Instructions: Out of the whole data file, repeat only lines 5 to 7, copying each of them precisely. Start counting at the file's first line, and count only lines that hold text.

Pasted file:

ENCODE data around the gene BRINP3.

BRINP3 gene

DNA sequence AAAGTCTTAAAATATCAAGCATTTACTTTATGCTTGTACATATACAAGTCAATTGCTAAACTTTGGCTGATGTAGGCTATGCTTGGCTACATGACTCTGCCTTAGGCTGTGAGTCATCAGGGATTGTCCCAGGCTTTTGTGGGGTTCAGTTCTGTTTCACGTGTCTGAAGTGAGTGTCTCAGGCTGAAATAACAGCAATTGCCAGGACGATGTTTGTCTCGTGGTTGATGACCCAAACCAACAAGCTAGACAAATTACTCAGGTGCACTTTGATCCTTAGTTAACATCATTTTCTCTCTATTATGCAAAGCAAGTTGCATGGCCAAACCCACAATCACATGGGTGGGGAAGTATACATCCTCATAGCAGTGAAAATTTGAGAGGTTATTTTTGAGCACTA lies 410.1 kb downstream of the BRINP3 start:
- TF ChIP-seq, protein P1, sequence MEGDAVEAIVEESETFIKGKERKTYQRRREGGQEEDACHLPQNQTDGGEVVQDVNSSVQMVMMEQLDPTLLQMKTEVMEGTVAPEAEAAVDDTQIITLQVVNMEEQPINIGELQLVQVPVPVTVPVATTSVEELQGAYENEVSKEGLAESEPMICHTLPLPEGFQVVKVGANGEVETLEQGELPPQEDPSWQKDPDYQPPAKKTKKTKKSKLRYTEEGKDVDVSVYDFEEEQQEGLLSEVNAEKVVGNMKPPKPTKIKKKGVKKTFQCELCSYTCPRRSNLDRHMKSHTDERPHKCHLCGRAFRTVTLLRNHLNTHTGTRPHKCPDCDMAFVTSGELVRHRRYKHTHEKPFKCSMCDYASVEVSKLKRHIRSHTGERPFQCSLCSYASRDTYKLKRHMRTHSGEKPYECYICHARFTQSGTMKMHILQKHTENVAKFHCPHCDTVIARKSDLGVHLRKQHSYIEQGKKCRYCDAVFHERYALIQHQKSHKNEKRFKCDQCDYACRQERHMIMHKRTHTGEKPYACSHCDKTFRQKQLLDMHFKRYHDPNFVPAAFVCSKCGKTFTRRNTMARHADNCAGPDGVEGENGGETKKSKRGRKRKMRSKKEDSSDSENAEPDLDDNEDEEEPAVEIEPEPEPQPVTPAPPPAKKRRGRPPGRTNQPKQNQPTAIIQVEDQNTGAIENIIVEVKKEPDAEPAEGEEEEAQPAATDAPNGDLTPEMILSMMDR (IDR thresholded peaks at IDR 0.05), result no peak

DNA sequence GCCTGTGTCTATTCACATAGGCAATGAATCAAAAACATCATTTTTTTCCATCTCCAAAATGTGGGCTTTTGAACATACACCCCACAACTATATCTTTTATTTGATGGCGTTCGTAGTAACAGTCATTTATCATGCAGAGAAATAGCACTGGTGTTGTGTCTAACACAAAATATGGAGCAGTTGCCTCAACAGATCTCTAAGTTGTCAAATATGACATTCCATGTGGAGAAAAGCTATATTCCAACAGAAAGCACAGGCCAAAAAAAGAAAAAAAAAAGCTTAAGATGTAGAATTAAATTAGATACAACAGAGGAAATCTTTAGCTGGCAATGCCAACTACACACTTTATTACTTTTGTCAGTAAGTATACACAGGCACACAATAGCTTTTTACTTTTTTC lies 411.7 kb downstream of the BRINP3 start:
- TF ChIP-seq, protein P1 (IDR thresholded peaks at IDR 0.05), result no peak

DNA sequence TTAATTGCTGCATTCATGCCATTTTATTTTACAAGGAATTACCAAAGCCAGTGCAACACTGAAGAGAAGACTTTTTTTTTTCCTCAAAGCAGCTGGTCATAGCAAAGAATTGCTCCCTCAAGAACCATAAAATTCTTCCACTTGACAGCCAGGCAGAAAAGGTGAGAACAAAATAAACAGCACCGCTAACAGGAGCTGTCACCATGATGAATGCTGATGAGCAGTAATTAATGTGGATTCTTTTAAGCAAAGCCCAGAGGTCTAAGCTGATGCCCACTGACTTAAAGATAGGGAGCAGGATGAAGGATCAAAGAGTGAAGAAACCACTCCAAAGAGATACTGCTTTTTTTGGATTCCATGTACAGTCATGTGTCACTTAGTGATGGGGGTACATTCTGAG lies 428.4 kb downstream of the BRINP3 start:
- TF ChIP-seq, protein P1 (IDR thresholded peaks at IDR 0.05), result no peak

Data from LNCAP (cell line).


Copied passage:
DNA sequence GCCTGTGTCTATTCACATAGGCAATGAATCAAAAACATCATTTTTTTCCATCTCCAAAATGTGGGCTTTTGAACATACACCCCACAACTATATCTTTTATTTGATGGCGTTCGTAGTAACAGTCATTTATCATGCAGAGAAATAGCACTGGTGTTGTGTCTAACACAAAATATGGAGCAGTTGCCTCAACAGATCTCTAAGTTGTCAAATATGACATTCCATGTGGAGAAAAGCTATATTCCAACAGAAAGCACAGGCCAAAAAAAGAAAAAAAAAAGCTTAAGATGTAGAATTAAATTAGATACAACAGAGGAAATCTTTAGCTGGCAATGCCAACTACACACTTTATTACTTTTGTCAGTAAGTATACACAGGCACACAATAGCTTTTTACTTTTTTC lies 411.7 kb downstream of the BRINP3 start:
- TF ChIP-seq, protein P1 (IDR thresholded peaks at IDR 0.05), result no peak

DNA sequence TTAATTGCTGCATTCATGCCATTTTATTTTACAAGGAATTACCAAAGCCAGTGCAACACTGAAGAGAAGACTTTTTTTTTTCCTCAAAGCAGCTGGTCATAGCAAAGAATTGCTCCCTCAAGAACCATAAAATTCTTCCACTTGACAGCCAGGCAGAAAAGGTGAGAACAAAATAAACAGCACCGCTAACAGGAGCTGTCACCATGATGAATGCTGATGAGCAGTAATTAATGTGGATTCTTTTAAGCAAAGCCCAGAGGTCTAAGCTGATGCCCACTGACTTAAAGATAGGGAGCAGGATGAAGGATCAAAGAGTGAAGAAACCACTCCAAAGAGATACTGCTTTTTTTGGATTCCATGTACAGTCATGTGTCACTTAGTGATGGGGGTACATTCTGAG lies 428.4 kb downstream of the BRINP3 start: